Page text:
All Cause Mortality

Update: I’ve got a post with the most recent data (through April 3, 2021) here.


I previously wrote about finding All-Cause Mortality Data for the USA. Since I’m seeing hits for that, and the post is somewhat old, I figured I’d make an updated post with the latest information. (As before, you can get the data here.)

And to zoom in a bit on the last year of data:

As before, disregard the blue bar all the way on the right. That data is only 10 days only, and it only starts getting close to complete at about 17 days old (i.e. after being on this chart for two updates. It isn’t fully complete until it’s two months old, though as I’ve been watching it, it tends to change very little after about 24 days (i.e. after the week has been on this chart for three updates). That said, with Christmas and New Years happening so close together, it wouldn’t surprise me if the data took a little longer to come in than usual, which would mean the most recent few weeks might be a bit under-represented.

The orange line is the “excess death” line, which is a statistical threshold that indicates when deaths (from any cause) exceed what we’d expect within normal variation, and there is probably something going on. (That said, there was a cluster of excess deaths around January 2018, and I don’t know that there was any specific cause ever found for that.) It is not constant because there tend to be more deaths in winter and fewer in summer; its exact value isn’t overly meaningful, but it works fairly well as a trend line.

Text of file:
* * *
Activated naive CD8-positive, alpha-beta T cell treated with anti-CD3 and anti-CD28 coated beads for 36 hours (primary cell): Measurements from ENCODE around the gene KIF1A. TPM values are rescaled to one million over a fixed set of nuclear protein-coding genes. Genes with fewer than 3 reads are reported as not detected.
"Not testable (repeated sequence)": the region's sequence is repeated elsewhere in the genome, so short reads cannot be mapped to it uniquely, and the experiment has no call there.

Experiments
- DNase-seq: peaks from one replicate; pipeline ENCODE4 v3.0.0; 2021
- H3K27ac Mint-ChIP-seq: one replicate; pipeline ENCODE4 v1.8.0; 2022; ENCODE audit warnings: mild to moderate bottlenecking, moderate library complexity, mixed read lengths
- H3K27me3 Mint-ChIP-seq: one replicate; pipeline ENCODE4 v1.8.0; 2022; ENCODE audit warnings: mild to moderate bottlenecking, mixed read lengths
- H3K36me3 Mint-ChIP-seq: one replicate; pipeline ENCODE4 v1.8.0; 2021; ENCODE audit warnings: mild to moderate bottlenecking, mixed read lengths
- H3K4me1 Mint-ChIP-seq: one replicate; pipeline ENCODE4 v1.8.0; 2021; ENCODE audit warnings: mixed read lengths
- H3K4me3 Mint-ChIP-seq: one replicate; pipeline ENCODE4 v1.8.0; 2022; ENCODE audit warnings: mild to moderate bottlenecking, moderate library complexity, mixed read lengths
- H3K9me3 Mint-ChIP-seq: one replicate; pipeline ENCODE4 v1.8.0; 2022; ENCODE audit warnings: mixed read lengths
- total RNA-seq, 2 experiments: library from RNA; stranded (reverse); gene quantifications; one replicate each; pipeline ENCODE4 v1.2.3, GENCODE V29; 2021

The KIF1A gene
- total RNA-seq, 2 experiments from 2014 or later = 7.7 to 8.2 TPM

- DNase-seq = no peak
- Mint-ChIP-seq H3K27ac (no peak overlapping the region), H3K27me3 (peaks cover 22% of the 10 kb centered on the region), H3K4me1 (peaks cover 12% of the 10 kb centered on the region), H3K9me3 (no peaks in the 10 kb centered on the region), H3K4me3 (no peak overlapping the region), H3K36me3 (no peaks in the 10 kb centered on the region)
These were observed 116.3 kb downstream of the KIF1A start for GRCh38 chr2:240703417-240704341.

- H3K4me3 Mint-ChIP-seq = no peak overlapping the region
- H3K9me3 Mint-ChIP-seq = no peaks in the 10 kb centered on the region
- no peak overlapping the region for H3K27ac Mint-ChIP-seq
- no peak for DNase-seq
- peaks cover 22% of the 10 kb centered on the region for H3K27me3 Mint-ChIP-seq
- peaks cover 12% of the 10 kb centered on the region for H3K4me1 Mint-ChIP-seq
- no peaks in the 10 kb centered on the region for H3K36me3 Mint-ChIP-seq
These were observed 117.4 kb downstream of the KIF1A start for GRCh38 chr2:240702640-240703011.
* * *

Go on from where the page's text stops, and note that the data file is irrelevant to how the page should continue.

As you can see, there have been three distinct waves of excess mortality, which correspond to the arrival of COVID-19, air conditioning season in the south, and winter. Whether that’s actually the cause of it, the data itself does not say, of course, though they are at least reasonable suggestions. It is also interesting to note that the magnitude of the waves is not equal; the all-cause mortality was highest in the first wave.

As I mentioned in my first post on the subject, all-cause mortality data is so important because it does not involve interpretation. Whether someone with COPD who caught COVID-19 and died was killed by COPD or COVID-19 is a matter of interpretation, and there are reasonable arguments to be made on both sides. Whether they’re dead is not a matter of interpretation. It is thus a number one can look at without having to do great research into it, and further it’s a number that can directly be compared across medical systems, countries, etc. The trade-off is, of course, that it is very limited in what it tells us. In this case it does clearly tell us that something has been going on because mortality has been elevated relative to previous years, and moreover elevated in three distinct waves. It also tells us that mortality has not been very elevated, and that the severity of the waves is not getting worse, and may even be a little bit better.

Update: I pulled down the CSV of the data and graphed just the excess deaths, to make the three waves more directly comparable.